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2

Ext4 wasn't designed for flash media. It can work, and it's a safe value due to the extremely wide usage it gets, but it isn't necessarily the best choice, especially on flash media that doesn't do wear leveling. UBIFS is specifically designed for raw NAND flash. It doesn't work on arbitrary block devices, it requires an underlying MTD storage device (as ...


4

You could safely use ext3 with noatime option: then only actual file writes would touch your flash device in write mode. The ext3fs journal is a good thing in case of embedded system that may get lack of power suddenly. I personally run this way a few Raspberry PI's equipped with simple SD memory cards for a couple of years (24/7, not backed up by UPS and ...


0

A small correction to the otherwise very detailed answer: The first number is the number of free non-zero blocks. (I.e. it does not count non-zero file blocks). As such, it is never larger than the number of free blocks. If you run zerofree (without -n) on a filesystem, then run it again (optionally with -n for dry-run) you will see that the first number ...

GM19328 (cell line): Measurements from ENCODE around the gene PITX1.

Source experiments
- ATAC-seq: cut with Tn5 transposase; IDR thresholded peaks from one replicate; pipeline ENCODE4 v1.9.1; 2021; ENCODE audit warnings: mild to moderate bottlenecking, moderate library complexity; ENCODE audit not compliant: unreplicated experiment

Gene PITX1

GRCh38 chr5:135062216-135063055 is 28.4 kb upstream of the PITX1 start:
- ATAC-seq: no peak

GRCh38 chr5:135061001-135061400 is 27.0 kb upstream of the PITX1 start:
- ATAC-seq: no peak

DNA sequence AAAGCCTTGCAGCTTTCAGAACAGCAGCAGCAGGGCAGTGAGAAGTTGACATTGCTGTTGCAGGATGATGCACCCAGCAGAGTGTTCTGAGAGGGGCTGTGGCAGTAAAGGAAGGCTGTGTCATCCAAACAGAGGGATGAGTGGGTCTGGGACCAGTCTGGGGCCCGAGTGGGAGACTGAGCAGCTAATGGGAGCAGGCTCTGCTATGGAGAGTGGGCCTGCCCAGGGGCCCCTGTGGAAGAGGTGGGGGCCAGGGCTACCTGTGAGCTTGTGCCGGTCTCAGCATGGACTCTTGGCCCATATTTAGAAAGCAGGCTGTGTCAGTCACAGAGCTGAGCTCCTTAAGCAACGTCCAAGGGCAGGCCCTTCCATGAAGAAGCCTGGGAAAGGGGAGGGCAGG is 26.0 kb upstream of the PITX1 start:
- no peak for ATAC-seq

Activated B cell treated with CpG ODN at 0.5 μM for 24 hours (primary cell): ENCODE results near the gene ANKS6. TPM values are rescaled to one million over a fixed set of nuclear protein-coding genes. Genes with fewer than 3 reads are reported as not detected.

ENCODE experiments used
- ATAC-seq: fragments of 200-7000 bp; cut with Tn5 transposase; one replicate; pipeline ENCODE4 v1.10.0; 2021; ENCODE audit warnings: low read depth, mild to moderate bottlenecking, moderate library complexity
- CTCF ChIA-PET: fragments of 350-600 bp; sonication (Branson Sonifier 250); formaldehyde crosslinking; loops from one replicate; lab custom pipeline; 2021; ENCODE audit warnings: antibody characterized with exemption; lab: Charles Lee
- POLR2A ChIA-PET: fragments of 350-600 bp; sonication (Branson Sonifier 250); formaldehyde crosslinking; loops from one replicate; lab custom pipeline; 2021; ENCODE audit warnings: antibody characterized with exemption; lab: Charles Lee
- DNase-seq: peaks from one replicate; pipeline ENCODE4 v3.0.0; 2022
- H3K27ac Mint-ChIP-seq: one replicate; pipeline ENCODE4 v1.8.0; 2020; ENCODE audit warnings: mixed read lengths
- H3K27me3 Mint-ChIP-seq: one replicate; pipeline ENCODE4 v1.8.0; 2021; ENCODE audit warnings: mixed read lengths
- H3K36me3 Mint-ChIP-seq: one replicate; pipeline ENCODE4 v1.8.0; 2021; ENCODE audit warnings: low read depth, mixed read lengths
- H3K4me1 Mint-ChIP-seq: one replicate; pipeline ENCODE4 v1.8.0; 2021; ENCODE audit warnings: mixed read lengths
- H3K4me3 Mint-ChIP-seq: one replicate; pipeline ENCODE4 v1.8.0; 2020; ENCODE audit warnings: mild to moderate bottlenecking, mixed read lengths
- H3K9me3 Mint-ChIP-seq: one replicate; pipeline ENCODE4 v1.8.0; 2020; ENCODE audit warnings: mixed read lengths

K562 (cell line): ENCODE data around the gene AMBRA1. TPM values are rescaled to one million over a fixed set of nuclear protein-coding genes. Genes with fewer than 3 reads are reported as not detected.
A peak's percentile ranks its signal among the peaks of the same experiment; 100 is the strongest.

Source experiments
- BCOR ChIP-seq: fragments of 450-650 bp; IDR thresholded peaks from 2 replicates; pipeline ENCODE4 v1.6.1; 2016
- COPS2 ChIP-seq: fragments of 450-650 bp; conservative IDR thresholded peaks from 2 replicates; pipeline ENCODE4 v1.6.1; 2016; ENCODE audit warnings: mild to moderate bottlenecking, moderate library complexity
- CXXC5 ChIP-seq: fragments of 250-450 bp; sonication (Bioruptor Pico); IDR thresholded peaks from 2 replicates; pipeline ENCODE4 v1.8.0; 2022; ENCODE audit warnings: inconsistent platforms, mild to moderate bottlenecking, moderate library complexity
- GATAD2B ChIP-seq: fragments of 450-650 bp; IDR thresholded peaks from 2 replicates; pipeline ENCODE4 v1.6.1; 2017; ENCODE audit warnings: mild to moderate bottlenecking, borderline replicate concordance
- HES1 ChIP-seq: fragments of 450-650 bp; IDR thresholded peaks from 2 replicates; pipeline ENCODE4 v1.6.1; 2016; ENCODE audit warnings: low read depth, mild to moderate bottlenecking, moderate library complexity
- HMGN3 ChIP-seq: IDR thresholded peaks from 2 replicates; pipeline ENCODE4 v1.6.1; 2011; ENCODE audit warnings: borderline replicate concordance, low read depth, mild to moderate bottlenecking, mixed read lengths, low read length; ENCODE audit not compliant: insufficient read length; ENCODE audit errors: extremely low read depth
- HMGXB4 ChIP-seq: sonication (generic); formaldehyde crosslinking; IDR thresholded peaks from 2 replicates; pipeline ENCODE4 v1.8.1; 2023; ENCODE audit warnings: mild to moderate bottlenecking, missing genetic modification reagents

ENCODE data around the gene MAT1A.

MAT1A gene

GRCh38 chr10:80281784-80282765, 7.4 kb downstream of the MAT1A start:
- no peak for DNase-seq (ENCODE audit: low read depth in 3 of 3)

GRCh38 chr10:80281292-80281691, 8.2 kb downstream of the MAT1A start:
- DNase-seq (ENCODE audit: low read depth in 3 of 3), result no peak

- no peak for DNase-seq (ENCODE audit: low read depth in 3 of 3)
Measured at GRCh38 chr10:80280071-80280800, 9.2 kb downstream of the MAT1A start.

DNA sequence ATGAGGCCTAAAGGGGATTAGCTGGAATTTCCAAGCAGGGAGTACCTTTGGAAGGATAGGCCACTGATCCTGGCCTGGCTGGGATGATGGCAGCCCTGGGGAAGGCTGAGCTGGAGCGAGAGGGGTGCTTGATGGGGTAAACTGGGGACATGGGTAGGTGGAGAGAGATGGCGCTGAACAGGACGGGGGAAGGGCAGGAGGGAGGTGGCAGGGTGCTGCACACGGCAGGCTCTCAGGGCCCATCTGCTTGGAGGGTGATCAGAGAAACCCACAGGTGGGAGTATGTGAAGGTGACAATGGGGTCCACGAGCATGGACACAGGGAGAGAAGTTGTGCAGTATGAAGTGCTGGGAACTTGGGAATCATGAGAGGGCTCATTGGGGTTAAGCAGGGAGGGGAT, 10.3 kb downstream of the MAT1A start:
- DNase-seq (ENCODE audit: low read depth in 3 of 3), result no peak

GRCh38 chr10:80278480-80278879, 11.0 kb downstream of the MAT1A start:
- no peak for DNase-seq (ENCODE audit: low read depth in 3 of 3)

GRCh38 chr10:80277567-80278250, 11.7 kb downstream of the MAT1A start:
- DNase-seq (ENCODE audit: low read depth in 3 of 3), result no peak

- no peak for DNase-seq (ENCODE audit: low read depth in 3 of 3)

1

ext2 may be fine if the total size is small, otherwise fsck will take ages. But for large things you should dedicate a block device (LV) anyhow, not rely on file in filesystem containers. It's easy to lose such containers to both inner and outer filesystem corruption. If you don't actually write the files, and they can be compressed, squashfs may be another ...



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